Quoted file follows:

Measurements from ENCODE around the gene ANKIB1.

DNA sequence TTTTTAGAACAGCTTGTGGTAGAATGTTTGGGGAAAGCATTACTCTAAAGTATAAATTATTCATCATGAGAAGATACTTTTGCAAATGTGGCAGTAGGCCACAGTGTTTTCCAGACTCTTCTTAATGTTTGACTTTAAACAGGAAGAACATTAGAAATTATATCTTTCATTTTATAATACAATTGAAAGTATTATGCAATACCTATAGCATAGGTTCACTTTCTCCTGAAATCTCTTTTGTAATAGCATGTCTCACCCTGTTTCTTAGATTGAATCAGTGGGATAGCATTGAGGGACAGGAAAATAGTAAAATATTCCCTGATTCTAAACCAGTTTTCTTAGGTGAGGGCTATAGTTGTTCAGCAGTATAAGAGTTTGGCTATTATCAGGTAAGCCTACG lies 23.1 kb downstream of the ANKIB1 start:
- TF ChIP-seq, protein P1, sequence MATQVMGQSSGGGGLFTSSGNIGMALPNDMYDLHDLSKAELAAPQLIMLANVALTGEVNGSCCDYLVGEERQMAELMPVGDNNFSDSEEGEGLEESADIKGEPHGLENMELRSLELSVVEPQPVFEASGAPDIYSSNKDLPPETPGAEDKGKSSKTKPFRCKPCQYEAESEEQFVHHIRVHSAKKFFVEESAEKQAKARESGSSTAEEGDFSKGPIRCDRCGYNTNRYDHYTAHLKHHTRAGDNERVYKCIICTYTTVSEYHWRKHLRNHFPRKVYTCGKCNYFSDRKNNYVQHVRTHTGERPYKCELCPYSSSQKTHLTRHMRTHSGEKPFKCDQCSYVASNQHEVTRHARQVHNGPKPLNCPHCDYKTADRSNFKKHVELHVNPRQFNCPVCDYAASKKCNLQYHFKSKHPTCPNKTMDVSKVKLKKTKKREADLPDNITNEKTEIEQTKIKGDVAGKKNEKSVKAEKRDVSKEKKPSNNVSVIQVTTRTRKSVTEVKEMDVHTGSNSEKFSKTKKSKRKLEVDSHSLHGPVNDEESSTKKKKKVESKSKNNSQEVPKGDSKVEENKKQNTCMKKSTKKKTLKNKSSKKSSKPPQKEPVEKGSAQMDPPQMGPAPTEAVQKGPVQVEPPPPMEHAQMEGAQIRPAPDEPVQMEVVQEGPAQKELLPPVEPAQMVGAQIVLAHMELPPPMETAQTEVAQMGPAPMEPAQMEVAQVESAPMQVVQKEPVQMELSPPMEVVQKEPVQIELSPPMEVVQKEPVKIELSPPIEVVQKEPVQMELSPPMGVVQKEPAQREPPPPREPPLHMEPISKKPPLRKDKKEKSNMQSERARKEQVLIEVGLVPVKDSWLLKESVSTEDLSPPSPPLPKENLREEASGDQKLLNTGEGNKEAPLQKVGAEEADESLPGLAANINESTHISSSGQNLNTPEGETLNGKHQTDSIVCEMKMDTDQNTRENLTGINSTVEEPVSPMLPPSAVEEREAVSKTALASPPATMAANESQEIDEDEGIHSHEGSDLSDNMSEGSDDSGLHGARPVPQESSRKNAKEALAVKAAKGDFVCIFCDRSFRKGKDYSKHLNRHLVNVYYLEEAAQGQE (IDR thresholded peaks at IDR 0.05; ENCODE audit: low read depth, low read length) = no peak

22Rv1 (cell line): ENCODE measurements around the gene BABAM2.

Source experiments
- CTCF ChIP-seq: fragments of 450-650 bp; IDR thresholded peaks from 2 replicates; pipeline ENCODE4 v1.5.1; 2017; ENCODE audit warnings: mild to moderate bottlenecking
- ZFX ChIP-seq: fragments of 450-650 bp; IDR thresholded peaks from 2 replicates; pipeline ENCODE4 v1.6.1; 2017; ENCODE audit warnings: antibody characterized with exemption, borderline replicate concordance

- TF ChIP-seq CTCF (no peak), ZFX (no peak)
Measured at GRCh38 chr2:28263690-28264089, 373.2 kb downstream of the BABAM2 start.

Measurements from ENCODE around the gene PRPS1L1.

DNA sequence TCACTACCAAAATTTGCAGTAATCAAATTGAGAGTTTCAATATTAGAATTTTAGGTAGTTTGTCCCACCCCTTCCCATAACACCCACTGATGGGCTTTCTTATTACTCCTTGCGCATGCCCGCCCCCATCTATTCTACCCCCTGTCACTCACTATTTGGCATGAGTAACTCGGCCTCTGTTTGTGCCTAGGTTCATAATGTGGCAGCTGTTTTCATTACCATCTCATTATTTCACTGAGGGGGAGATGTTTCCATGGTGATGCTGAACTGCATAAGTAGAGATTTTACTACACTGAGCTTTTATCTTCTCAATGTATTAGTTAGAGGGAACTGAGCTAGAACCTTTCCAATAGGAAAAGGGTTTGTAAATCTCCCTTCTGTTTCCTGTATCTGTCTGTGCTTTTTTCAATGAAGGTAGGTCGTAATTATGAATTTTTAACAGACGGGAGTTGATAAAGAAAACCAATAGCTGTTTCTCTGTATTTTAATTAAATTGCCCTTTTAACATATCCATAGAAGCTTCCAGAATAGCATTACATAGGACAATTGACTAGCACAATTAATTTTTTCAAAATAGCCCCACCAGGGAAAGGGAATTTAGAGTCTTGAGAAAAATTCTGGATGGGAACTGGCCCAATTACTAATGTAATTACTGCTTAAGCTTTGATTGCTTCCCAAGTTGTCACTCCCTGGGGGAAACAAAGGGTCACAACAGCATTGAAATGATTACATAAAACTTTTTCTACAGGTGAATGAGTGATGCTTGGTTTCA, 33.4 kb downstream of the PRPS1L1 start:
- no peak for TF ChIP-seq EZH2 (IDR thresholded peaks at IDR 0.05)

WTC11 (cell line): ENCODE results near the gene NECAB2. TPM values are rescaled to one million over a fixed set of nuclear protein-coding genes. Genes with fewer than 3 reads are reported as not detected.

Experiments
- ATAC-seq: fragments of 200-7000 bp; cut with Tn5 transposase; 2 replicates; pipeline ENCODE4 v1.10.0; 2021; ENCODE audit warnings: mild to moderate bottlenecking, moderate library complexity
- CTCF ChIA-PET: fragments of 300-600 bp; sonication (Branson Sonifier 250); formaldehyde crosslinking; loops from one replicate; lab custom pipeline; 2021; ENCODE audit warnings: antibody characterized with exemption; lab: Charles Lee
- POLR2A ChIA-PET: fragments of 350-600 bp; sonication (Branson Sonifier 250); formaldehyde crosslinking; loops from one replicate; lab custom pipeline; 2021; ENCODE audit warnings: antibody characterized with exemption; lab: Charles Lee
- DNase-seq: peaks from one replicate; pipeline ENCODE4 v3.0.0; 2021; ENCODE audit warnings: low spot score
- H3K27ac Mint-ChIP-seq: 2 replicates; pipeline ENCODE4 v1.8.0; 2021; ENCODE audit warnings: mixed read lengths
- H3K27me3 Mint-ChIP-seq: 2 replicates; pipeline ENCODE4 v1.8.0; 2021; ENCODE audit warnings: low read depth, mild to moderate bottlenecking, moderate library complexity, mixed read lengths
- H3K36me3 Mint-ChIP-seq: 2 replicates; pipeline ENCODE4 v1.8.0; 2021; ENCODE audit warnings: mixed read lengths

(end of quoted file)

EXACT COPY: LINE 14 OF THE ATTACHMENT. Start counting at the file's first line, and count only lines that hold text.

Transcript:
Experiments